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An Engineer’s Guide to Cats

Since today is Sunday, which is as good of a reason as any, and I love cats, which is also another great reason, I’m posting a video I found a while ago on the internet. It’s a funny video where two professional engineers (Paul and TJ) illustrate the proper care and practical benefits of cats. They use their own cats in the video (Paul’s cats, I believe): Oscar, Ginger, and Zoe. I have to say the tuna thing is so so true, as are many others in the video. And yes, I do practice the corporal cuddling punishment. Usually I use it to punish them for looking too cute and cuddly. My cats love it! Just as much as any other cat does, of course. But that’s why it’s called tough love, right? Anyway, here’s the video. Hope you enjoy it.

I like how at the end they add that “None of the kitties, humans, or engineers were mistreated during the making of this film. They were, however, slightly annoyed.”

And if you’ve seen Monty Python and the Holy Grail, you have to watch this video they made: A reenactment of “The Coconut Scene.” With cats.

Those two are just too funny. They have a YouTube channel where you can find links to their store and Facebook page as well as more videos featuring their cats, of course. Even a reenactment of one of the scenes from Princess Bride and a Cats of Christmas Past video featuring a steampunk laptop they built.

So, do you have cats?

 

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Forgetting: not just for old people anymore.

A few years ago I accompanied my grandma to one of her lunches with her friends. My grandma was 76 at the time and all the other ladies were either 85 or 86. They said my grandma was the baby of the group, since she was so young. The lunch was very long, with each of them taking their time to chew their food and still manage to tell stories, but it was a great time. Mainly because of the stories, I didn’t care much about the chewing.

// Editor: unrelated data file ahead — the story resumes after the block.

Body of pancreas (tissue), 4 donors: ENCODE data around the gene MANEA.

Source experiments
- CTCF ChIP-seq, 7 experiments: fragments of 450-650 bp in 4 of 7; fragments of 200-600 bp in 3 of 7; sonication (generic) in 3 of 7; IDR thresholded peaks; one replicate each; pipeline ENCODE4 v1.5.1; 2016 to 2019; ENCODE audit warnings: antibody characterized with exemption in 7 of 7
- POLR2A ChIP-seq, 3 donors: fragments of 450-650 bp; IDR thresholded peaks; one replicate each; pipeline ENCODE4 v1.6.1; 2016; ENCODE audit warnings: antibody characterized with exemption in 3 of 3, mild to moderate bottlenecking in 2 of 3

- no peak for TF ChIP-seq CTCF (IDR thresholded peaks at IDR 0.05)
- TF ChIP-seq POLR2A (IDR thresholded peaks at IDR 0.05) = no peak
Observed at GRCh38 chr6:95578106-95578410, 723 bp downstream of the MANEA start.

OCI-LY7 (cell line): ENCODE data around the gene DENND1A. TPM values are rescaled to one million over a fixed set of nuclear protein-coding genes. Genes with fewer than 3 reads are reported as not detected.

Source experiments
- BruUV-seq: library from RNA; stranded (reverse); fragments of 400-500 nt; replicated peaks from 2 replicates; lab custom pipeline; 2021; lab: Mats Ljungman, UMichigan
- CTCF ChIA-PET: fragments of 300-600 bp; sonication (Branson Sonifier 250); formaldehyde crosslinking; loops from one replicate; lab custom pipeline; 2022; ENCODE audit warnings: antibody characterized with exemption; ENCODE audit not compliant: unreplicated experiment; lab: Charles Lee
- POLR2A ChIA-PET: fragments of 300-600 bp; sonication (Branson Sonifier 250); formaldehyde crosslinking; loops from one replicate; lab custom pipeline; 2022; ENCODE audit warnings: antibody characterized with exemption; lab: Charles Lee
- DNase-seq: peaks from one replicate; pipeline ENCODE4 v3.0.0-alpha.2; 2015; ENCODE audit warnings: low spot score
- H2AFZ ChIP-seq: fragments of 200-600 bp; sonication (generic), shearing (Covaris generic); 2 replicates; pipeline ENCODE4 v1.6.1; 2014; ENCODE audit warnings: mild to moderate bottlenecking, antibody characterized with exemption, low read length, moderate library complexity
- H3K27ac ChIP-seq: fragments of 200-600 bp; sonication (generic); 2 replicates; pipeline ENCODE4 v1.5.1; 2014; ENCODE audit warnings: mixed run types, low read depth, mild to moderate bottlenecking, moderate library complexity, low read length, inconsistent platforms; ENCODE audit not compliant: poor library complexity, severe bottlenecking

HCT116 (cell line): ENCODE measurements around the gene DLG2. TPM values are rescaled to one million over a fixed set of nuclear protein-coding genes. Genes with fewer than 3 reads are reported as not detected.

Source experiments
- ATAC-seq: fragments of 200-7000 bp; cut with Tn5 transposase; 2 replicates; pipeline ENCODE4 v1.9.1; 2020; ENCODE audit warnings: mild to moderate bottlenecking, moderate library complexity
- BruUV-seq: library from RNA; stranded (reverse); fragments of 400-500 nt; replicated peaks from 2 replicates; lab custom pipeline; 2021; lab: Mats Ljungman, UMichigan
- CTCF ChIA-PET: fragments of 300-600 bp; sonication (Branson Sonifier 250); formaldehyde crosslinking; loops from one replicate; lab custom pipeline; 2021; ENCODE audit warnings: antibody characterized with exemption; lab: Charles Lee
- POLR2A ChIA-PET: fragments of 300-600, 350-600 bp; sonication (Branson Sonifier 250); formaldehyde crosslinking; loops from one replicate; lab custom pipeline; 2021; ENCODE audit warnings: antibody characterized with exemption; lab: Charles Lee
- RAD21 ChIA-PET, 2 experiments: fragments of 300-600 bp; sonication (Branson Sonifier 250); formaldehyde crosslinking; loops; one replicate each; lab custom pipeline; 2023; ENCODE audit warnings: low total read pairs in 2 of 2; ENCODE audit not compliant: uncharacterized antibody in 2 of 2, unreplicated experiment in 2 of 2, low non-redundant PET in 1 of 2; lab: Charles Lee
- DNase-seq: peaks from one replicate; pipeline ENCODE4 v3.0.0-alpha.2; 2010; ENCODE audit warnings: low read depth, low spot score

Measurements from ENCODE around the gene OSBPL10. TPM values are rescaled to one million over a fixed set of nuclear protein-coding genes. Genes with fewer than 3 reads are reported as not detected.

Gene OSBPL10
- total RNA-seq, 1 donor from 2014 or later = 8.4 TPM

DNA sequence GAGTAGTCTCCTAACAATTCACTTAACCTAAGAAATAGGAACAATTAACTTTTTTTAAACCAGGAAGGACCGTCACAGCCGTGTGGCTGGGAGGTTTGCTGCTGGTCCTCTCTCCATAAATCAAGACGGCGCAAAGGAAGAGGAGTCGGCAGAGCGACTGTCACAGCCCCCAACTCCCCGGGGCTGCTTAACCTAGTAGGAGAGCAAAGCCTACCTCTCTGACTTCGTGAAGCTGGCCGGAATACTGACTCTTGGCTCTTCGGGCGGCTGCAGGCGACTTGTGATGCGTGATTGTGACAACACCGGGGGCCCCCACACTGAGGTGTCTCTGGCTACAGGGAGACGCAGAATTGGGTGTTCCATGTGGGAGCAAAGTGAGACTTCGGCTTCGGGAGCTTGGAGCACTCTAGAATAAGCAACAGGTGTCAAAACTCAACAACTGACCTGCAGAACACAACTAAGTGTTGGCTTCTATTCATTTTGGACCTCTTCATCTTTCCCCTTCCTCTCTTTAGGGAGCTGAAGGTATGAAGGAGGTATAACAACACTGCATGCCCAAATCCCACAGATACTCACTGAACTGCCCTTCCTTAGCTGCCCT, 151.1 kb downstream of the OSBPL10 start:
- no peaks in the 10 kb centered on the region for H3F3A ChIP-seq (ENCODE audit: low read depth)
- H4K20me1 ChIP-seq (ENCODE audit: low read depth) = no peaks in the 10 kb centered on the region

One of them started complaining because her son wanted to hire a maid to help her out during the day. How dare he. She was incredibly upset about that. She said she told her son that was not an option, because if she didn’t have the work around the house to do, she wouldn’t have enough things to occupy her throughout the day. Then another one started talking about how she had a maid and she’d send the girl to wipe the leaves of her plants. She’d send the girl to the porch (apparently she had a lot of foliage there) and give the girl a tiny cloth to go wipe the plants. This way the girl wouldn’t bother her and she could cook as she pleased.

That lead to the cooking topic. They all shared how much they loved to cook. Then one of them started saying she liked to knit while she waited for the food to be ready, but it was hard but she’d go sit down to knit and forget about the food. So one of them said “You should do what I do. Put a chair in front of the stove. This way you won’t forget about it.”

I just remembered all of that because I was sitting on my couch and though “Something smells good,” and after a second I thought “My food!” and ran to the kitchen to rescue my lunch.